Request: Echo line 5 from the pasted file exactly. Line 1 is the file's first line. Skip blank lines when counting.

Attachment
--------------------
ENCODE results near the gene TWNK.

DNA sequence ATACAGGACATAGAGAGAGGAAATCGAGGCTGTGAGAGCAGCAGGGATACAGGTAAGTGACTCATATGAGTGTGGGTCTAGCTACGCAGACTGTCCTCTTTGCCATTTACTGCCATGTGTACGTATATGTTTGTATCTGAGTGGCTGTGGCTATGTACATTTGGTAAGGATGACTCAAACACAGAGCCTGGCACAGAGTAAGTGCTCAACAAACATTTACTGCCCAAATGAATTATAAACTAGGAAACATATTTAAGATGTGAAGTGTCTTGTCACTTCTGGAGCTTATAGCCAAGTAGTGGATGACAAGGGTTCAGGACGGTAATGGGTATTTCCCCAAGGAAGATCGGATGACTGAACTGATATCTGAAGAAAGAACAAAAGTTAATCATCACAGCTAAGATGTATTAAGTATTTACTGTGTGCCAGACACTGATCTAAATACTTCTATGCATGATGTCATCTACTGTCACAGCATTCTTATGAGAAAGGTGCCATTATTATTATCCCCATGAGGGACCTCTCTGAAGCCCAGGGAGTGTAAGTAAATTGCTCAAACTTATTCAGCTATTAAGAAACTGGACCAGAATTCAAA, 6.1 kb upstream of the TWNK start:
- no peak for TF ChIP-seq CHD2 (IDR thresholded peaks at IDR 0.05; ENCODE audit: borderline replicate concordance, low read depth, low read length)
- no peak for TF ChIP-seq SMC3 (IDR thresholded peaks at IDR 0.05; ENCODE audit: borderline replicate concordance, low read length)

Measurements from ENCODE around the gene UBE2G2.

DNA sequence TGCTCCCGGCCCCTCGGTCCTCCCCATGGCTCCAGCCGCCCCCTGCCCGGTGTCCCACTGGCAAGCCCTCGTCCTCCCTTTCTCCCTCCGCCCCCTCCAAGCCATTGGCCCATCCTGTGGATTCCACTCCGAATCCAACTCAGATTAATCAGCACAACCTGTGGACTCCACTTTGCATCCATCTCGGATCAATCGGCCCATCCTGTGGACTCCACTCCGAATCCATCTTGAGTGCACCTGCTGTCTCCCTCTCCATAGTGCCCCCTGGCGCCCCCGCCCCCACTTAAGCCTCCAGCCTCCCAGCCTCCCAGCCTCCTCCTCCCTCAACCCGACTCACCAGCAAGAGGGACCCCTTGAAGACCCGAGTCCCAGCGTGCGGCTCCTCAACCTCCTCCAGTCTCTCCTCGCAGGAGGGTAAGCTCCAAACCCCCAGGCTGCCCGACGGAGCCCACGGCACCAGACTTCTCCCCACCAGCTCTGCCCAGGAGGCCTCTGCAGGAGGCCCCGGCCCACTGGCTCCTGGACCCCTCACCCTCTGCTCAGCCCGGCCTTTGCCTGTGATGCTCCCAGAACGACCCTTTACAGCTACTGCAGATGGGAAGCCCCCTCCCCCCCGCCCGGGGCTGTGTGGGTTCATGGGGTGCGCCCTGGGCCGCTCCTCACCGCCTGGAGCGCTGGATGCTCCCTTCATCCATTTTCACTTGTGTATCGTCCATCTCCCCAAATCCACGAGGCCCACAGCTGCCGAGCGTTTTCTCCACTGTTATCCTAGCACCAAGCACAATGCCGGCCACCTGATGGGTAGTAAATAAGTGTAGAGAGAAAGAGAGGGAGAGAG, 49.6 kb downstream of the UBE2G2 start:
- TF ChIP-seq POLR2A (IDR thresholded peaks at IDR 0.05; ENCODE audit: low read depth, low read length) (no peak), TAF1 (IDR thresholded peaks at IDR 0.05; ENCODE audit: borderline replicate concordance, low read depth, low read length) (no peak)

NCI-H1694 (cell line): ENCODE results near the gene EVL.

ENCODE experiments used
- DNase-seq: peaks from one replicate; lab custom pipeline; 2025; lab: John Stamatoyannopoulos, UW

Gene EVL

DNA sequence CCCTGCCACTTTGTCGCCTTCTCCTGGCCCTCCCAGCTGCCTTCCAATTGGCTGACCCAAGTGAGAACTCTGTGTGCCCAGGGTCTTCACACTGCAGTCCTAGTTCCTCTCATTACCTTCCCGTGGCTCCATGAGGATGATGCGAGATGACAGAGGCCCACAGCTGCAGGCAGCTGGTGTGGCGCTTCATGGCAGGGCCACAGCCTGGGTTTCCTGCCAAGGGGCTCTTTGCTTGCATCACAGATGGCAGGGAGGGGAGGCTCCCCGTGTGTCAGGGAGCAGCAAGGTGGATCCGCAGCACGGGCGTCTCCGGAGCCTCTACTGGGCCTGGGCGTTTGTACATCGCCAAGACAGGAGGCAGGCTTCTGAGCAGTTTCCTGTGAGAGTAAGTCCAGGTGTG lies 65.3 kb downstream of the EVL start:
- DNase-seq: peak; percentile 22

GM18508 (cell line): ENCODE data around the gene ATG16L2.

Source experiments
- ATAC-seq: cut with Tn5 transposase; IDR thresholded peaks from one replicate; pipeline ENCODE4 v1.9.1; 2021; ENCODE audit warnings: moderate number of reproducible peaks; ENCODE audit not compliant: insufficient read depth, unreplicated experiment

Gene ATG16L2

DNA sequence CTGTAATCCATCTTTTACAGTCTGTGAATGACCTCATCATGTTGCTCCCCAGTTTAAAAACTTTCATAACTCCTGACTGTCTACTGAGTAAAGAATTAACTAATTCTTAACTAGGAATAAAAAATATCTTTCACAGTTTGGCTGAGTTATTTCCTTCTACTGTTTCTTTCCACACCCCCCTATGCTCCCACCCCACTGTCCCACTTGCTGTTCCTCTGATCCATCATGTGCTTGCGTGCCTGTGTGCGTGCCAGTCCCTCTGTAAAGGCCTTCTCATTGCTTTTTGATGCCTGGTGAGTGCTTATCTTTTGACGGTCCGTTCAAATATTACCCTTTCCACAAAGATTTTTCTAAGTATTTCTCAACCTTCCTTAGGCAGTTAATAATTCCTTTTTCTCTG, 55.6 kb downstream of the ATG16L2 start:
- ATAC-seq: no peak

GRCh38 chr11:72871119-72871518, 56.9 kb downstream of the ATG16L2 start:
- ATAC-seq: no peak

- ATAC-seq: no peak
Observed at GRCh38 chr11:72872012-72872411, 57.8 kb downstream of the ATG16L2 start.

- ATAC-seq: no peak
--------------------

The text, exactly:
Measurements from ENCODE around the gene UBE2G2.